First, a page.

• 2. Unknown. The device type could not be identified. If you are changing the user interface based upon device type, you should use a default that represents the largest group of users. For example, if the software is designed for use on a tablet you might default to the touch screen options.
    • 3. Mouse. The device is a standard mouse.
    • 4. Track Ball. The device is a track ball.
    • 5. Track Point Pointing Stick. The device is a pointing stick, usually a small rubberised stick in the centre of a notebook's keyboard.
    • 6. Glide Point Touchpad. The device is a Glide Point touchpad.
    • 7. Touchpad. The device is a touchpad, controlled using the fingertips.
    • 8. Touch Screen. The pointing device is a touch screen. This may allow input from a single finger, or may support multi-touch gestures.
    • 9. Optical Mouse. The device is a mouse with an optical sensor.
  • NumberOfButtons. The NumberOfButtons value returns the number of buttons provided by the pointing device as an integer. Unfortunately, for many devices this returns zero.
  • Status. This string property returns a description of the status of the pointing device. Many values may be returned, potentially indicating problems. Generally, you will want to check if the value is "OK", indicating that the device is operating normally. Reading this property is a reliable way to obtain the status of the user's hardware but you may wish to combine its use with the StatusInfo property.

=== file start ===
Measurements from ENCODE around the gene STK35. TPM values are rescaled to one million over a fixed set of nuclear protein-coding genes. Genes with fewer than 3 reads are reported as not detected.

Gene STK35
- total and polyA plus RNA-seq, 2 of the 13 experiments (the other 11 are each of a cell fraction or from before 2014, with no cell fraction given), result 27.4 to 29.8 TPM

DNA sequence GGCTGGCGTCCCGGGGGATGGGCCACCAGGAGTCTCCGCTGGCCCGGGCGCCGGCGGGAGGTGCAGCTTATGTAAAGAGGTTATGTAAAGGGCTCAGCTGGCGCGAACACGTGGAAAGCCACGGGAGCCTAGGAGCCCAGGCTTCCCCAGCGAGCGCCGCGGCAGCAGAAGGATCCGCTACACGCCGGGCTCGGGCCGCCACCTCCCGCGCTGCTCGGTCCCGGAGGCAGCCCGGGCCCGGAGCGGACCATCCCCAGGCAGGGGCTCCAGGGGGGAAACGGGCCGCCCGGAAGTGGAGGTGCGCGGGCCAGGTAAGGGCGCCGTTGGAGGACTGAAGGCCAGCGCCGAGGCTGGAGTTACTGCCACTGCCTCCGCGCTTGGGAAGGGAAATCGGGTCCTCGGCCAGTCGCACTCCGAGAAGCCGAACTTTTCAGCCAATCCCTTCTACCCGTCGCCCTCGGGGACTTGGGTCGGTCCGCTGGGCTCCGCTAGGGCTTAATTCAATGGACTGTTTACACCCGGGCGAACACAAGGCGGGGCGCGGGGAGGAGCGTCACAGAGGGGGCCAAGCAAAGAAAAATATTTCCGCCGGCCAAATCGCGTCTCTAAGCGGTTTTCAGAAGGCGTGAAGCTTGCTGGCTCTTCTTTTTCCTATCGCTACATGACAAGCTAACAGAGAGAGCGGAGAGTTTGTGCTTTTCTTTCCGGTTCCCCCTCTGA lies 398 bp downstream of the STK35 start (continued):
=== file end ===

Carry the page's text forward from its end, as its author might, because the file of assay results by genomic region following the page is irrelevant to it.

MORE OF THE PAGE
• StatusInfo. The StatusInfo property returns a numeric value that provides information about the status of the pointing device. The following five values are possible, though for some devices this property will return null.
    • 1. Other. The status of the device is other than those listed below.
    • 2. Unknown. The status of the device cannot be determined.
    • 3. Enabled. The pointing device is enabled.
    • 4. Disabled. The pointing device is not currently enabled.
    • 5. Not applicable. Reading the status for the device is not applicable.

In addition to the above, we'll also read the Name property for each device. This will allow us to identify individual devices when there are several attached to the computer.

The following sample code can be added after the query to output the details of the available pointing devices. The comments show the example output when the entire program is executed on a notebook computer with a touchpad and a USB optical mouse. Note that in this case the number of buttons is reported as zero for both pointing devices, the StatusInfo property returns null and the pointing device type is unknown.

int deviceNumber = 1;
foreach (var device in devices)
    Console.WriteLine("POINTING DEVICE {0}", deviceNumber++);
    Console.WriteLine("Name: {0}", device["Name"]);
    Console.WriteLine("Status: {0}", device["Status"]);
    Console.WriteLine("StatusInfo: {0}", device["StatusInfo"]);
    Console.WriteLine("Type: {0}", device["PointingType"]);
    Console.WriteLine("Buttons: {0}\n", device["NumberOfButtons"]);


Name: Synaptics PS/2 Port TouchPad
Status: OK
Type: 2
Buttons: 0

Name: HID-compliant mouse
Status: OK
Type: 2
Buttons: 0

8 June 2012